Ever wondered what it would be like to have your idea turned into a film starring cult hero Nicolas Cage? That’s exactly what happened to author Tim Lebbon, whose horror novel Pay the Ghost was adapted for the big screen by director Uli Edel in 2015.
In the past, authors have generally disapproved of Hollywood re-tellings – Anthony Burgess, Roald Dahl and Stephen King have all condemned big-screen adaptations of their books – but Lebbon admitted that having one of his works on the big screen was always an aspiration.
“I’ve always hoped it would happen one day. Before Pay the Ghost I probably had a dozen options. Every time it happens I get excited because, of course, the person or company optioning always say it’s definitely going to happen.
“The sad truth is, perhaps one percent of projects optioned ever get made. You need so much to go right to get something made, and only one thing to go wrong to stop it.”
Luckily, things fell into place with Pay the Ghost and Lebbon said that superstar Nicolas Cage was a catalyst in getting the horror flick made.
He explained: “A producer called Ian Levy from Midnight Kitchen Productions wanted to option the story. That happened, and he developed it with Dan Kay writing the script. It didn’t go much further at the time. This happens a lot.
“So the project faded away for a few years. Then, Nicolas Cage! Need I say more? Once he’d attached to the project, things sped up again.”
Cage has gained notoriety for his over-the-top style of acting which often polarises critics. On this occasion, Lebbon was complimentary about the 52-year-old’s performance, saying: “I thought he was really good in Pay the Ghost.
“He acted his arse off, and I thought he was terrific. And the plain fact is, if it wasn’t for him being involved, the film probably wouldn’t have been made.”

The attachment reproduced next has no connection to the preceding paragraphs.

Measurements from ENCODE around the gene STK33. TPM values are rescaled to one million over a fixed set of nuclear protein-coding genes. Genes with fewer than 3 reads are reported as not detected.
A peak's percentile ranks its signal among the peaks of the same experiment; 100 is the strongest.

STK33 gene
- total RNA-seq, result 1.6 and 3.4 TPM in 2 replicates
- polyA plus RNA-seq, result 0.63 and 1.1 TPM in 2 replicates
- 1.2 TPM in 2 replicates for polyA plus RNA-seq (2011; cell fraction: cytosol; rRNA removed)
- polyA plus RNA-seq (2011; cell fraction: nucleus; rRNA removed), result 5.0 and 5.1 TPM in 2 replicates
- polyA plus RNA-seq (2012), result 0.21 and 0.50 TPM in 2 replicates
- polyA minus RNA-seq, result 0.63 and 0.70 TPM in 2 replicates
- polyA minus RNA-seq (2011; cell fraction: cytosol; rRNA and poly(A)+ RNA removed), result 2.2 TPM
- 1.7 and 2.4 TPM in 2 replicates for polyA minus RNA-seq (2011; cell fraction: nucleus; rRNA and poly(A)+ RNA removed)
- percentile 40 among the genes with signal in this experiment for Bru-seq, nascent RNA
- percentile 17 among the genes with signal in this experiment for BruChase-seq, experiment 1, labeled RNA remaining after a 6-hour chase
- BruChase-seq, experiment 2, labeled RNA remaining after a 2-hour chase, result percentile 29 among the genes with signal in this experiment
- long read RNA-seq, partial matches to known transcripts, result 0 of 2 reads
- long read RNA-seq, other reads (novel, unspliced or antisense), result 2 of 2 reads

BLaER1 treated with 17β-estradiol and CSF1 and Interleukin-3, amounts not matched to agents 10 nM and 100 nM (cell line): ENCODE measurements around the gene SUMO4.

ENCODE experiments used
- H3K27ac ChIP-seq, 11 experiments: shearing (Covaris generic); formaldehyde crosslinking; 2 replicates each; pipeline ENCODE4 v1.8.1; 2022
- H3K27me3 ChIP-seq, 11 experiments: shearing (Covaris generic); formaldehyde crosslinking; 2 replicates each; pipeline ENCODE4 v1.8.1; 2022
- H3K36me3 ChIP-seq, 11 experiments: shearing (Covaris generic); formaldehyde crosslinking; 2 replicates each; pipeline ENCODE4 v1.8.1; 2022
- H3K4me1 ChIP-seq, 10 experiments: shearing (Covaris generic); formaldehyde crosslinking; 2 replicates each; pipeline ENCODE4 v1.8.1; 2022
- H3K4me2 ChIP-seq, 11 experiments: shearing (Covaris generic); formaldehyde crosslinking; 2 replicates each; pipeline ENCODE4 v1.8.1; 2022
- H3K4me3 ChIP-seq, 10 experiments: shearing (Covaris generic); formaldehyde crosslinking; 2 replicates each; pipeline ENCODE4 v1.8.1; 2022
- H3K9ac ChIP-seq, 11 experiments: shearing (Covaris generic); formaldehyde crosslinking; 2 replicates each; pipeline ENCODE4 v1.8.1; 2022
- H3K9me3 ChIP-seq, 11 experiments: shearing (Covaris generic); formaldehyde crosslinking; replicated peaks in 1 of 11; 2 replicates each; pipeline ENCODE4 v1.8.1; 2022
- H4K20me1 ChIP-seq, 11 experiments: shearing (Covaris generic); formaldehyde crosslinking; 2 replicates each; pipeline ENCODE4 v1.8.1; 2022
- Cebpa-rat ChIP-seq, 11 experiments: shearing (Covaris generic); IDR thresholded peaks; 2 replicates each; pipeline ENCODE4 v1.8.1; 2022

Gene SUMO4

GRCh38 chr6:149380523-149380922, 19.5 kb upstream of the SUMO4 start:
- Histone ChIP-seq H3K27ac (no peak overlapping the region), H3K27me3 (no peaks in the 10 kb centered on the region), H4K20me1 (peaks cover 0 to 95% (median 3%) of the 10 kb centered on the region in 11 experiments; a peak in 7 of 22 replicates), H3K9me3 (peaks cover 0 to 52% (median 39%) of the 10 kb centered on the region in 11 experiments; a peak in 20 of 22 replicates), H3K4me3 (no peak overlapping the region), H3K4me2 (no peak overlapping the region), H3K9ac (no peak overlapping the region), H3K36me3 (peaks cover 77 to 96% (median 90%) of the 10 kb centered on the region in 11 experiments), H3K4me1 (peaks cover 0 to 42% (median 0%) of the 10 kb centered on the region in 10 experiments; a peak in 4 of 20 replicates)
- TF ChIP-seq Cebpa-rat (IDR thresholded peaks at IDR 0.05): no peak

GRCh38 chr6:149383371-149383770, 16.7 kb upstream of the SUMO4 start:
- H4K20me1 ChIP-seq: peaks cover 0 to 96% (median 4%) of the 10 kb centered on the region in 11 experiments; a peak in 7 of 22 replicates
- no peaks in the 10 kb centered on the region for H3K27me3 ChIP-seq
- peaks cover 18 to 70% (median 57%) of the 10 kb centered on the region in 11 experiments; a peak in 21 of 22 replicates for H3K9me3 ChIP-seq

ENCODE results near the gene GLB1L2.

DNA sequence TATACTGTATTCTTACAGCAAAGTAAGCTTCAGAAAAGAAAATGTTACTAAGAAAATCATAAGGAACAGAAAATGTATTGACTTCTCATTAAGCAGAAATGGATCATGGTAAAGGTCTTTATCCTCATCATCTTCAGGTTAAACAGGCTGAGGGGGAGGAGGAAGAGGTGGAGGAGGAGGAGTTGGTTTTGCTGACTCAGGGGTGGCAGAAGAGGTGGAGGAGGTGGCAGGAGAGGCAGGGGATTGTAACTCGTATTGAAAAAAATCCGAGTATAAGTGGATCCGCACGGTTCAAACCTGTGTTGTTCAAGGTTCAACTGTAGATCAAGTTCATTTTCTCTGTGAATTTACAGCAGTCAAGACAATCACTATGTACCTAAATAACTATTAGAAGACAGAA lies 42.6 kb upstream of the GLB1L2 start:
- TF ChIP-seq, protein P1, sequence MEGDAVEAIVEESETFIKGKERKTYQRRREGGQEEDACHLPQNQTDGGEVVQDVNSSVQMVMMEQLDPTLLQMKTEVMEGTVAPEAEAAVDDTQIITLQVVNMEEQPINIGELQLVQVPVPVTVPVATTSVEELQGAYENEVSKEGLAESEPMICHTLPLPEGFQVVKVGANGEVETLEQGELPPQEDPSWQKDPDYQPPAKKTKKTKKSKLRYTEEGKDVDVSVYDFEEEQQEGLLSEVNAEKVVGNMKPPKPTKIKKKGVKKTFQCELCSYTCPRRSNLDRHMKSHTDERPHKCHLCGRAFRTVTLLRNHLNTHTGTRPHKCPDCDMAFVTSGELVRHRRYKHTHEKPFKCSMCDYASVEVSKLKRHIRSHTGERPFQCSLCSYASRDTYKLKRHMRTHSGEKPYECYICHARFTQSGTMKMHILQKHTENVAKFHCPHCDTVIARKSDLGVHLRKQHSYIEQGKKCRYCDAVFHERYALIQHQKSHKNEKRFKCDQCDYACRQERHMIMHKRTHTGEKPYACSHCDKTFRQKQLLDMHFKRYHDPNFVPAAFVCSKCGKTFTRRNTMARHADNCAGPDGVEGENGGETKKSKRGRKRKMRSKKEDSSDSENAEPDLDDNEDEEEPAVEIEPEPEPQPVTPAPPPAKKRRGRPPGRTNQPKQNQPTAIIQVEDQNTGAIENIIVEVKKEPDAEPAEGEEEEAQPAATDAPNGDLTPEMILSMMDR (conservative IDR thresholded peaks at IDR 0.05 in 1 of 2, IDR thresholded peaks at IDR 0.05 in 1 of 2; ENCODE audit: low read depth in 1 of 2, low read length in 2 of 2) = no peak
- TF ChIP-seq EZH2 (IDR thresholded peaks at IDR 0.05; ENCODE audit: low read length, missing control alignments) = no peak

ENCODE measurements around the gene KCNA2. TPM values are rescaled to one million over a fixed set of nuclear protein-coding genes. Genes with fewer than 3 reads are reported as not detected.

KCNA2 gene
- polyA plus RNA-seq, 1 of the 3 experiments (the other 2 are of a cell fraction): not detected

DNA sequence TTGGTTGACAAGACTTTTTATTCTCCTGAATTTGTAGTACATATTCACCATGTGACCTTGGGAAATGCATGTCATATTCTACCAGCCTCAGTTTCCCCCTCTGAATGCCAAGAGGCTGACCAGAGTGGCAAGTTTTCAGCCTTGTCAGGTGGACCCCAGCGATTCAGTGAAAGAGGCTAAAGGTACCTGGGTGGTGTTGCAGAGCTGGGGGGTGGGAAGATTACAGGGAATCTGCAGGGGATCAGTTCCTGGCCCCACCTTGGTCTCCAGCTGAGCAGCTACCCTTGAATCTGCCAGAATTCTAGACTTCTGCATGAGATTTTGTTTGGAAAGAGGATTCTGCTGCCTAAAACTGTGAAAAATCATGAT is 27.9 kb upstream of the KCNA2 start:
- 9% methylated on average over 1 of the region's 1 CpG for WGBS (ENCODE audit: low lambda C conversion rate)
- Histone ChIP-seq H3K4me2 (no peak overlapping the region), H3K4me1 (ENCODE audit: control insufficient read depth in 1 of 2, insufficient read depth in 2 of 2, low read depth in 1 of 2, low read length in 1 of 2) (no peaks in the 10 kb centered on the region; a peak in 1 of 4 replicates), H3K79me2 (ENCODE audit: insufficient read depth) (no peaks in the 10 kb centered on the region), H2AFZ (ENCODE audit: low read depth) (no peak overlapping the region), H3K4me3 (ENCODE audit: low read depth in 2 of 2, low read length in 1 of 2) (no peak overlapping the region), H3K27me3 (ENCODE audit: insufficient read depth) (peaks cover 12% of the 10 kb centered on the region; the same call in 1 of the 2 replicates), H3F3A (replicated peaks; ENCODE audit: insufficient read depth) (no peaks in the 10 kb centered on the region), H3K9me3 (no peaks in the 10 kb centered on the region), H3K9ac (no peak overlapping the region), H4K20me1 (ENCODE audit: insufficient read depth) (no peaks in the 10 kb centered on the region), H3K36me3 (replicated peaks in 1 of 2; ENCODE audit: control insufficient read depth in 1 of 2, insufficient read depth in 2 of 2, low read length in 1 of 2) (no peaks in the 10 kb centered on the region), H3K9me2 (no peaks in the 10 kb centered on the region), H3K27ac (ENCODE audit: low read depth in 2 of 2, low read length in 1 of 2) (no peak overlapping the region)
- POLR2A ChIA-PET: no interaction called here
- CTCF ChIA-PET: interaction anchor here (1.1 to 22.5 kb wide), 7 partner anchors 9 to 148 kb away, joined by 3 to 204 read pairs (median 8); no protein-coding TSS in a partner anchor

The movie sees Cage play Mike Lawford, a professor whose son is abducted during a Halloween parade in mysterious circumstances. Although Lebbon remembers how this original idea came about, his memory about the writing process is hazy.
“I wrote the short story maybe 15 years ago. I do recall some research and reading about a witch kidnapping children, and something about demons or wraiths leaping across fire pits filled with demons. Other than that, I really can’t recall much about writing it as I’ve done so much more since then!”
In the end, there were a few differences between the original story and the narrative that can be seen in the film, and Lebbon admits that he had no creative control on the project whatsoever.
“My experience of Pay the Ghost was completely hands-off. It’s quite sad that the only reason I knew the film was even shooting was because I saw photos from the Toronto set on Twitter.
“I wasn’t disappointed. In truth, I was actually I quite pleased with how much of my story remained, especially the title. When I was writing the story I needed a title and this one came from a song by Transvision Vamp, so the fact a Hollywood studio kept the same title was quite amusing!”
You may argue that the film could have used some of Lebbon’s guidance, as it garnered negative reviews upon its release and currently has a Rotten Tomatoes score of just 11%.
“It wasn’t the best film ever made. I’m the first to say that.” Lebbon admitted. “But I thought it was a pretty solid horror movie. It had its good moments, but there were also problems which I think could have been worked on. I was disappointed obviously, but it’s just one of those things.”
Lebbon will probably have more opportunities for critical success with his upcoming film and television projects, which he says he will be more heavily involved in.
“My novels The Hunt and The Silence are being developed with some great creative teams attached. I’ve written the script for an animated haunted house film, The Haunted House, which is close to being made. I’ve also collaborated with Stephen Volk on Playtime, which has a superb director-producer team attached. And I’m developing a TV series with two good writer friends.
“None of these projects are even close to a stage where they can be announced as ‘coming soon’, but with every one of them I’m much more involved than I was with Pay the Ghost which is nice. Who knows, I might even get a cameo!”